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Birth Defects

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Paula Krotz

on 12 January 2017

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Transcript of Birth Defects

Turner syndrome is a chromosomal condition that occurs when one of the two chromosomes found in the female is missing or incomplete. It only effects the females. It is a very common chromosomal condition it occurs about 1 out of every 2,500 live births.
Turner Syndrome
Birth Defects
Occurs when one of the two X chromosomes found in females is missing or incomplete. This condition seems to appear randomly there is no known reasoning for it to happen.
Turner syndrome is diagnosed using a blood test known as a karyotype. Karyotype blood testing analyzes the chromosomal composition of the individual and determines whether the X chromosome is missing.
There is no known cure. Growth hormones enhance growth velocity and potentially the final height of the person. They could either be given alone or with a low dose of androgen which is testosteron or male sex hormone.
Is when lip is not connected at top of mouth.
Cleft lip and Cleft Palate

Caused by environmental and hereditary factors.
Can be detected from ultrasound or at birth.

Surgery sews up the gap. Correcting the it.
Spring 2014

Down Syndrome
Down Syndrome is a genetic disease that is developed as a result of an extra chromosome 21. At the time of conception, the fetus inherits genetics from parents, 23 from the father and 23 from the mother a total of 46 chromosomes. In Down syndrome cases, the fetus gets an additional chromosome, chromosome 21, which results in a total of 47 chromosomes instead of the usual 46. The disease causes delays in the developments and physical features. Common traits of Down syndrome are low muscle tone, small stature, and upward slant to the eyes just to name a few. Down syndrome is the most common genetic condition with 1 in every 691 babies in the United States born with the disease. There are roughly 400,000 people in the United States that have Down syndrome and 6,000 babies born with Down syndrome every year in the United States alone.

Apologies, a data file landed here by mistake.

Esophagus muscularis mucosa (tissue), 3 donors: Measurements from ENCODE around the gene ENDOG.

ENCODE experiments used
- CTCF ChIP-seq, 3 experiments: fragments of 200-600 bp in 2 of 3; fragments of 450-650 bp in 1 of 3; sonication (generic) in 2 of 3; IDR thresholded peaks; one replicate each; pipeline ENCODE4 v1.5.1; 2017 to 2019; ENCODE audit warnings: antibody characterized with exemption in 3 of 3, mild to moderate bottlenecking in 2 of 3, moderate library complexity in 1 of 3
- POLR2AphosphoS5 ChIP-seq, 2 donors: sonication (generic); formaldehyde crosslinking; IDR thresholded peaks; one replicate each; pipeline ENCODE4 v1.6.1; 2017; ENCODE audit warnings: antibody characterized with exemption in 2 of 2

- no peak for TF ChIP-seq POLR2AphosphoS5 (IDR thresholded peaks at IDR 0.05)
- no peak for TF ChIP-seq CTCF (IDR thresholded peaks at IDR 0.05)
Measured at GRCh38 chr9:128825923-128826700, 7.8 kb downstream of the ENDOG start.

Ocular Albinism
club foot
The LMNA gene codes for two proteins, lamin A and lamin C, that are known to play a key role in stabilizing the inner membrane of the cell's nucleus. In laboratory tests involving cells taken from progeria patients, researchers have found that the mutation responsible for Hutchinson- Gilford progeria causes the LMNA gene to produce a abnormal form of the lamin A Protein. That abnormal protein appears to destabilize the cell's nuclear membrane in a way that may be particularly harmful to tissues routinely subjected to intense physical force, such as the cardiovascular and muscle.
Growth failure during the first year of life.
Narrow, shrunken, or wrinkled face.
Loss of eyebrows and eyelashes.
Large head for size of face.
Open soft spot
Small jaw
Dry, scaly, thin skin
discribed by hippocrates in the year 400b.c. as a twisted bone deformity
to correct the bones in the foot the docters will wrap the foot in a tight cast with the foot in the correct position untill the bone heals in the normal state in this video you will see how they put the cast on and how they shape the foot the docters use a gell tha will harden the cast the cast will have to be left on for a five to eight weeks the ankle will also appear to be placed where the heel should be in some cases
the tissue in the foot are shorter than normal causing the foot to curv in an odd way that an odd angle that prohibits normal use in life most forms of club foot are visable at birth the effected leg may be shorter than the other
What are some treatments
Early Intervention and Educational Therapy
Physical therapy
Speech-language therapy
Occupational therapy
Emotional and behavioral therapies
Drugs and Supplements
What is down syndrome
down's isn't the end!!
how is it caused?